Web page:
The Threat of Violence is On the Rise…
A safe and productive workplace is in everyone’s interest, but the number of violent acts, including threats of violence, has increased over 400% over the last decade. Workplace Violence Prevention and Education initiatives are paramount before an incident happens, saving businesses considerable time, resources in addition, legal fees, but most importantly, the implementation of mandatory changes to the workplace to protect employees from any future threat of a violent act. It is important to note that when experts refer to violent acts, they are referring to acts of violence by employees and criminal predators that commit armed robberies or assault employees while on the job.
Reality Hitting Home…
OSHA & NIOSH Statistics show that the risk of being attacked while working is seven times greater in the U.S. than in Europe. Did you know that the number of managers killed has doubled over the past 10 years. Moreover, that only 40-50% of workforce victims report crime to the police. The threat of Workplace Violence has proven to be a challenge, it can occur internally (co-workers, self-inflicted) and externally (customer/employee, domestic violence, robbery/assault/rape) and can be physical or non-physical. Recent trends suggest that places of work are now the victims of domestic and international terrorist demands.
The Hidden Cost of Workplace Violence…
- Organizational effectiveness, productivity, the culture and image are adversely impacted by a violent act at work including:
- Lost work time (average of 3.5 days per incident for those
- directly impacted);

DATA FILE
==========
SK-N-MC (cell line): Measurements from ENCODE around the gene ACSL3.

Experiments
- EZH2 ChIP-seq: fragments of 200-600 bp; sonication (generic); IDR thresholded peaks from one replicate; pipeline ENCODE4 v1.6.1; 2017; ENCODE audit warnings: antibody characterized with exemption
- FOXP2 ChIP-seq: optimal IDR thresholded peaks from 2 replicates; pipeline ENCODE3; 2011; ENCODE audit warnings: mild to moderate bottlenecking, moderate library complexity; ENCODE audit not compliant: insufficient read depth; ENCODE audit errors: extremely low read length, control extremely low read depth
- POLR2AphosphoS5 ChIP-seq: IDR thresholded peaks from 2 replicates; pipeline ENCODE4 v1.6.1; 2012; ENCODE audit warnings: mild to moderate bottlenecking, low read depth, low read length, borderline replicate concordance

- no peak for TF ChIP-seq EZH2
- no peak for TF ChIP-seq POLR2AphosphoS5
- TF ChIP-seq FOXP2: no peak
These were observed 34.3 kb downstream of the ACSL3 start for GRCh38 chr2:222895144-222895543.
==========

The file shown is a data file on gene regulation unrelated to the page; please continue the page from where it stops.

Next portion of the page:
- Increased security and facilities repair costs;
- High probability of litigation; increased workers compensation claims & costs;
- Increased medical claims; Personnel turnover;
- Increased incidents of stress between labor organizations and management, significantly reduced performance & productivity & Negative internal and external publicity & press are but a few symptoms of the hostile workplace.
Personnel turnover is deeply rooted in an employee’s unwillingness to be perceived as a troublemaker and resigns or asks for a reassignment rather than complaining. Such personnel turnovers are a company’s worst nightmare, as they will undoubtedly volunteer to testify against the employer in the aftermath.
No one knows the exact dollar figure associated to workplace violence related exposure. Such costs are absorbed in increased medical and injury compensation claims under other unrelated ailments related to a workplace violence exposure. In this category might be the victims of harassment, verbal abuse and other forms of non-physical assaultive behavior but victims of psychological assault.